Friday, September 23, 2011

The dark side of innovation.

Amazon is making Kindle-compatible e-books available at libraries.

The introduction of the Kindle, the biggest-selling e-reader, opens up library e-books to a wider audience, heightening the fears of publishers that many customers will turn to libraries for reading material. If that happens, e-book buyers could become e-book borrowers, leading to a potentially damaging loss of revenue for an industry grappling with a profound shift in consumer reading habits.

Innovation is called "Creative Destruction" for a reason: it relentlessly destroys business models built on older technologies. If you see a major wave of innovation coming, this means a major destruction is underway somewhere else. People who happened to be on the wrong side of innovation are going to lose big in the process of restructuring. In his book The Great Stagnation, Tyler Cowen argues that America has been stagnating (since the early 1970s) because there was not enough innovation. I think it is a bit misleading.
There's been tons and tons of innovation, but, as a side effect, there's been tons and tons of destruction. For example, the revolution in container shipping of the 1960s enabled transfer of manufacturing jobs first to Europe, then to Asia. Similar creation-destruction cycles happened in communications, capital and knowledge transfer. As a result, American workers today have no productivity advantages over their foreign counterparts in terms of education, capital equipment, software, communications, business methods, government institutions, and etc. Long-term population trends (the baby boom related growth) created demand for housing that masked the ongoing destruction of competitiveness. Now, when the housing bubble is gone, the lower middle class has nowhere to go. Even the "green jobs" program turned into an employment disaster because it was more efficient to create those jobs elsewhere (the Solyndra vs Chinese manufacturers case).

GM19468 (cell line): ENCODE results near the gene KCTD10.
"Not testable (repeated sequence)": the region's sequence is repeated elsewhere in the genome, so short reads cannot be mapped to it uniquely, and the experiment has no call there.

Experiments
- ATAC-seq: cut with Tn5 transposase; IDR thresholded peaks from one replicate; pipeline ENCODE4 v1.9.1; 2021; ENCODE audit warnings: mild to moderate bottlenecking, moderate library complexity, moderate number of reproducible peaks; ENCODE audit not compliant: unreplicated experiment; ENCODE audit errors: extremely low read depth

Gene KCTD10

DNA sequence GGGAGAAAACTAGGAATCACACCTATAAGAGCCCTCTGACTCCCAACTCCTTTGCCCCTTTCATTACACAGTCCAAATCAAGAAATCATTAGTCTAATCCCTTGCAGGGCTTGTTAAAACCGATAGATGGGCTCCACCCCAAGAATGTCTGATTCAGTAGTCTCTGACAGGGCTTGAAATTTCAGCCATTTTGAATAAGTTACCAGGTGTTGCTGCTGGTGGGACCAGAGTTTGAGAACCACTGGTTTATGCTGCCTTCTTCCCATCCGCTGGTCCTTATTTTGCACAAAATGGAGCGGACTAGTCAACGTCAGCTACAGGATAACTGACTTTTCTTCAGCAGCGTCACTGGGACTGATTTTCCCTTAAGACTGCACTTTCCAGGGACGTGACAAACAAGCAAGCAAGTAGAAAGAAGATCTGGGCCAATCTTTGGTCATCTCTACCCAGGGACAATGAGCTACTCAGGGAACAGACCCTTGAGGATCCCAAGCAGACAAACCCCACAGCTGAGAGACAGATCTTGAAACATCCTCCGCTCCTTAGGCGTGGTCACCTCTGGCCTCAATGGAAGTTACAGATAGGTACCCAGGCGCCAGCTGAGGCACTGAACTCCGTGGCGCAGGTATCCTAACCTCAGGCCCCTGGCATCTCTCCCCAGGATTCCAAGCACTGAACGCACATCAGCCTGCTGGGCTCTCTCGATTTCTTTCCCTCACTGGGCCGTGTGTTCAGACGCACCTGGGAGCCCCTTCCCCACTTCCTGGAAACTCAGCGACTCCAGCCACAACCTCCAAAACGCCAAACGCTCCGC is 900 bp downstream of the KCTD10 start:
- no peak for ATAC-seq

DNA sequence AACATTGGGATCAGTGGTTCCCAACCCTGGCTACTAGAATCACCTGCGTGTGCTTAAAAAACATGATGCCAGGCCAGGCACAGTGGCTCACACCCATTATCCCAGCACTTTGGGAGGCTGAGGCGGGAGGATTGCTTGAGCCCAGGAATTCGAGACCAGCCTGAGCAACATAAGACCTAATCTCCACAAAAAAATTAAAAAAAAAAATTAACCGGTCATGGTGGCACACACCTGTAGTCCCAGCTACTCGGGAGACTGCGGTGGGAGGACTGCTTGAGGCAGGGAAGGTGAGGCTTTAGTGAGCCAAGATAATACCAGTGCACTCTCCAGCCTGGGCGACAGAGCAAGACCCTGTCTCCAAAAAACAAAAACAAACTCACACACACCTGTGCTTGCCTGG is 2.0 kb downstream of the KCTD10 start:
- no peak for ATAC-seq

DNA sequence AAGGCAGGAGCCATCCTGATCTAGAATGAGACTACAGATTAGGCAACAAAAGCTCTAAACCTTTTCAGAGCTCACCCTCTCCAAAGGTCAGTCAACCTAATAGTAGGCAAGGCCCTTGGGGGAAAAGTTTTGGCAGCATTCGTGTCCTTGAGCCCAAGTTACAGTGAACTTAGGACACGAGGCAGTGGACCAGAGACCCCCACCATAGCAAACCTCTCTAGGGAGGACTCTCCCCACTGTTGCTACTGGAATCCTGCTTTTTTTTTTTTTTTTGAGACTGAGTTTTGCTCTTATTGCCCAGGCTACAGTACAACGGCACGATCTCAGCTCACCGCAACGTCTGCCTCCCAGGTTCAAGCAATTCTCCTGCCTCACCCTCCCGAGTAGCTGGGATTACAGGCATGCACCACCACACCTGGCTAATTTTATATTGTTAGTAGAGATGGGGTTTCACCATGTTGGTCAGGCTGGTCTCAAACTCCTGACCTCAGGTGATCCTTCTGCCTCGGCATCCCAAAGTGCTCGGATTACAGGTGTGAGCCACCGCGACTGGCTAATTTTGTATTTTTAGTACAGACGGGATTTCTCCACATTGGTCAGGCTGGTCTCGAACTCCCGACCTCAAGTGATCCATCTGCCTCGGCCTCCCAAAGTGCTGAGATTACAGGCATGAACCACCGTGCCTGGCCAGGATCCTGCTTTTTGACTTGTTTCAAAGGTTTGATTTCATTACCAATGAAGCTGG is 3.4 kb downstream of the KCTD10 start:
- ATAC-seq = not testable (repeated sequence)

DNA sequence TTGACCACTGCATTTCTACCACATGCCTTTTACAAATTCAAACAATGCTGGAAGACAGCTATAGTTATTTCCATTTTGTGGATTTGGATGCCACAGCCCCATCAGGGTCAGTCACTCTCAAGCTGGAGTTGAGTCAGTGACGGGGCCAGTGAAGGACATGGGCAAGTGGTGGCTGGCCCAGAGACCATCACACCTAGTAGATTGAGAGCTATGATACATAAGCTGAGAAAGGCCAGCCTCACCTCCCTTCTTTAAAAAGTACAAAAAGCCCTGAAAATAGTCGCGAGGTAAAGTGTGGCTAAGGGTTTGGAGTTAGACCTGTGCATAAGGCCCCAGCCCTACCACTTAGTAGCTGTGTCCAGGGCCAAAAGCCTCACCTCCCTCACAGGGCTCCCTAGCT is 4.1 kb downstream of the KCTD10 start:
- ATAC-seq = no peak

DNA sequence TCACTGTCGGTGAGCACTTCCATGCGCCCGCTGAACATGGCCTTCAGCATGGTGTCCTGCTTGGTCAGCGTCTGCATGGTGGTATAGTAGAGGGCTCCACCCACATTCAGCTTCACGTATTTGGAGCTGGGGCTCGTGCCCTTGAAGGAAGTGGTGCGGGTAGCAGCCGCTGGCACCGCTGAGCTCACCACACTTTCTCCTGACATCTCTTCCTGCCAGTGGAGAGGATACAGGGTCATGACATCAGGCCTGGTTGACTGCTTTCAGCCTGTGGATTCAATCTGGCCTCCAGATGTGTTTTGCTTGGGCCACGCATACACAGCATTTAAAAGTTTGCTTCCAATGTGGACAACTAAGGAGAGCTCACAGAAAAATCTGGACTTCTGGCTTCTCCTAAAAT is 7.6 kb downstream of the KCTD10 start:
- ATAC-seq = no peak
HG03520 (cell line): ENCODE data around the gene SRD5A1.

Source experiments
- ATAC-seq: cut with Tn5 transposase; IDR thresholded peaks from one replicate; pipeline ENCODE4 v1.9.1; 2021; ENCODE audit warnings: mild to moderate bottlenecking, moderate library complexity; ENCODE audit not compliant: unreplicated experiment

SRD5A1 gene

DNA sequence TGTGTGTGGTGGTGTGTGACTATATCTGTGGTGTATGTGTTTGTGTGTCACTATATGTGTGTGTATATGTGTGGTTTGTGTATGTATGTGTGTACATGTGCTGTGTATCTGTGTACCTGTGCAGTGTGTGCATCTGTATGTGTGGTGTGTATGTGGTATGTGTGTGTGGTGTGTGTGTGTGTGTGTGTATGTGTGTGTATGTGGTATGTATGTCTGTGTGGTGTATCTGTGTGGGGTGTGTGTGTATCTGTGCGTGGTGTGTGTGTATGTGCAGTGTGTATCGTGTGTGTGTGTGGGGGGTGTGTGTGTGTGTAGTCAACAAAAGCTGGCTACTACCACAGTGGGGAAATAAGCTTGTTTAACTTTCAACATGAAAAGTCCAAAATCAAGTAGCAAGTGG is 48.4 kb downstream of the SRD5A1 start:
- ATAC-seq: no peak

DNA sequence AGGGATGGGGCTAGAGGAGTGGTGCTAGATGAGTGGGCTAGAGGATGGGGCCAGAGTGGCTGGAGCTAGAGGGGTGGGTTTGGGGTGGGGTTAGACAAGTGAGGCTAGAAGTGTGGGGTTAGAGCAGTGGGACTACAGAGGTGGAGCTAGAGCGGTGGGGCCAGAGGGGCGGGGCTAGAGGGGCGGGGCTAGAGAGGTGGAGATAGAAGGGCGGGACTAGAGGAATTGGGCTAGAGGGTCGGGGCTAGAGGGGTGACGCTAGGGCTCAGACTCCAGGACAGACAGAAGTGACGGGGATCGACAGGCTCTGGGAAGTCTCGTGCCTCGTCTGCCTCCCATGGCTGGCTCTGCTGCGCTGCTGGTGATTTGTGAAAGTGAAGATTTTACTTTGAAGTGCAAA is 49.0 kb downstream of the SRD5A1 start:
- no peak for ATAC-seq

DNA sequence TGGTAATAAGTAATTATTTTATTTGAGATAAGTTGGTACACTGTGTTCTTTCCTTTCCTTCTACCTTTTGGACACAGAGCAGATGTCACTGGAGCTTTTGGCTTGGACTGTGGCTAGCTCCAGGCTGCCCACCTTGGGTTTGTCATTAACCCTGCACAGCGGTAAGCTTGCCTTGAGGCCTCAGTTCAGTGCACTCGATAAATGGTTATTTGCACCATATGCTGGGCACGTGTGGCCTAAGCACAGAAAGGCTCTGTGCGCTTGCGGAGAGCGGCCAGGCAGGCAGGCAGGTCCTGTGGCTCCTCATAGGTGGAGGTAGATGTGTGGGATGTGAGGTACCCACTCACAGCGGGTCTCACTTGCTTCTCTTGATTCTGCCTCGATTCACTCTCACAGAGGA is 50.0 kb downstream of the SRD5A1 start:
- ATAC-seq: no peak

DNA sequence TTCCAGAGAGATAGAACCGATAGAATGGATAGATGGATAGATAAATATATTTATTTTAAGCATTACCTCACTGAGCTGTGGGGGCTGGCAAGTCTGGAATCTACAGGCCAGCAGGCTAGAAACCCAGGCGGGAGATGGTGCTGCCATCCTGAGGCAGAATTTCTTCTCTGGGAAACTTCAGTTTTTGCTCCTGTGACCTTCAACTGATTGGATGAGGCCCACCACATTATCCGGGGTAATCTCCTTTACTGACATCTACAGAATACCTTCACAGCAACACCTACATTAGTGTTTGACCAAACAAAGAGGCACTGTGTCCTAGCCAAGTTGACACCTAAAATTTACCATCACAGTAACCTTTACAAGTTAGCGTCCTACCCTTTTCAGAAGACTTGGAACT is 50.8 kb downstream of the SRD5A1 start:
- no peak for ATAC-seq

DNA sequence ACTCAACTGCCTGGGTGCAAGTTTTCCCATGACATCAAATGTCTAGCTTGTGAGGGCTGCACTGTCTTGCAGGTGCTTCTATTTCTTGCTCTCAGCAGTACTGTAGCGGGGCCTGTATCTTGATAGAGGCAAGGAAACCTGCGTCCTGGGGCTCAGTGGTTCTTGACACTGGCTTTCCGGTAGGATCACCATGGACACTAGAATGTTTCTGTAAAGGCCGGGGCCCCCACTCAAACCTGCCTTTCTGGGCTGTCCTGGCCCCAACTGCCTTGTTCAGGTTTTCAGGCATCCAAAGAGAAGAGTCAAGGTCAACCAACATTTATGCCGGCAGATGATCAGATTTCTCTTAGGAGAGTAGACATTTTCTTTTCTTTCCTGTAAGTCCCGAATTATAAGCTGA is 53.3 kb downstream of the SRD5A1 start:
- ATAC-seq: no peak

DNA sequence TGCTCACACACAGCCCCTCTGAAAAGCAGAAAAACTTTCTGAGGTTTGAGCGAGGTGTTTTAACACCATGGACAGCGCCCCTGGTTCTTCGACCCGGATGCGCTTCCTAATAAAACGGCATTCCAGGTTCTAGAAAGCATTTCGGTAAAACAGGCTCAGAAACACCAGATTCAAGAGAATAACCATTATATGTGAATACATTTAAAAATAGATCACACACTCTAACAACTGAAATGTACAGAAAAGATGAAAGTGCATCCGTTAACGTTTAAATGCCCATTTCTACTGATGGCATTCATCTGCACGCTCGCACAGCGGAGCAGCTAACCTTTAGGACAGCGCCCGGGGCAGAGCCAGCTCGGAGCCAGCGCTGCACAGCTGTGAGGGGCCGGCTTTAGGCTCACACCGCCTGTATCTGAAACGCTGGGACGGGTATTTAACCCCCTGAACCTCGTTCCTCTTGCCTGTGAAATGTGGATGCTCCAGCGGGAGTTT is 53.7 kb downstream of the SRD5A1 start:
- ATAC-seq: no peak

Innovation by itself is not going to pull the country out of this hole. What we need is  long-term program of innovations that do not result in the import of destruction.

tags: creativity, economics, trends, education, system, model, battle

1 comment:

PatH said...

Perhaps the innovation of the technology must be followed (quickly) by an innovation of utilization.
The problem becomes: Who is responsible for training the workers who are displaced by the technology innovation? Ultimately it should be the government whose economy is being impacted.
If a company changes to a different technology, then they SHOULD retrain their affected workers.
In the case of the publishers' demise from eBooks in libraries, the printers are the ones left out. Perhaps they could get jobs printing books the government uses in re-training classes. The government is the last to use new technology.